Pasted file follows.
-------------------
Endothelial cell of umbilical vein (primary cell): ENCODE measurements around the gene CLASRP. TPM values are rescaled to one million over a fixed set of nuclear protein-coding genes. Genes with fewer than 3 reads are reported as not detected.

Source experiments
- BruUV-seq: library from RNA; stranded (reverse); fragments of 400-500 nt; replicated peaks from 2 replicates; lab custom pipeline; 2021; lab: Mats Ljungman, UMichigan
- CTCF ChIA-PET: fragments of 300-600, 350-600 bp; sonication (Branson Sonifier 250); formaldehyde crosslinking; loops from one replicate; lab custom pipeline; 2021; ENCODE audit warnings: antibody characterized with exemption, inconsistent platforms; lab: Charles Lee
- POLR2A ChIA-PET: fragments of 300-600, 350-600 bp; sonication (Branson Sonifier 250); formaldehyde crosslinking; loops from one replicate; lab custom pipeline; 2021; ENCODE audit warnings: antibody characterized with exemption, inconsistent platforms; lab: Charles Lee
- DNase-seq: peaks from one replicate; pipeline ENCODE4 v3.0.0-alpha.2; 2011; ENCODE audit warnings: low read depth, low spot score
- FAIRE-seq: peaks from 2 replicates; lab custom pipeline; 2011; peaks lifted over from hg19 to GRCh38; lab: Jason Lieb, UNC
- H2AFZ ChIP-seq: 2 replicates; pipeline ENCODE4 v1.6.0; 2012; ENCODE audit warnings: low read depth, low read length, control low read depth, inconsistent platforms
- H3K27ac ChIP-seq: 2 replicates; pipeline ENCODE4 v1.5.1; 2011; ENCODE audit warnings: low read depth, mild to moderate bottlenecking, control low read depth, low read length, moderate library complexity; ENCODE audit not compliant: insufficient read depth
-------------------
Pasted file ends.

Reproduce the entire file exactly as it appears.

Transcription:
Endothelial cell of umbilical vein (primary cell): ENCODE measurements around the gene CLASRP. TPM values are rescaled to one million over a fixed set of nuclear protein-coding genes. Genes with fewer than 3 reads are reported as not detected.

Source experiments
- BruUV-seq: library from RNA; stranded (reverse); fragments of 400-500 nt; replicated peaks from 2 replicates; lab custom pipeline; 2021; lab: Mats Ljungman, UMichigan
- CTCF ChIA-PET: fragments of 300-600, 350-600 bp; sonication (Branson Sonifier 250); formaldehyde crosslinking; loops from one replicate; lab custom pipeline; 2021; ENCODE audit warnings: antibody characterized with exemption, inconsistent platforms; lab: Charles Lee
- POLR2A ChIA-PET: fragments of 300-600, 350-600 bp; sonication (Branson Sonifier 250); formaldehyde crosslinking; loops from one replicate; lab custom pipeline; 2021; ENCODE audit warnings: antibody characterized with exemption, inconsistent platforms; lab: Charles Lee
- DNase-seq: peaks from one replicate; pipeline ENCODE4 v3.0.0-alpha.2; 2011; ENCODE audit warnings: low read depth, low spot score
- FAIRE-seq: peaks from 2 replicates; lab custom pipeline; 2011; peaks lifted over from hg19 to GRCh38; lab: Jason Lieb, UNC
- H2AFZ ChIP-seq: 2 replicates; pipeline ENCODE4 v1.6.0; 2012; ENCODE audit warnings: low read depth, low read length, control low read depth, inconsistent platforms
- H3K27ac ChIP-seq: 2 replicates; pipeline ENCODE4 v1.5.1; 2011; ENCODE audit warnings: low read depth, mild to moderate bottlenecking, control low read depth, low read length, moderate library complexity; ENCODE audit not compliant: insufficient read depth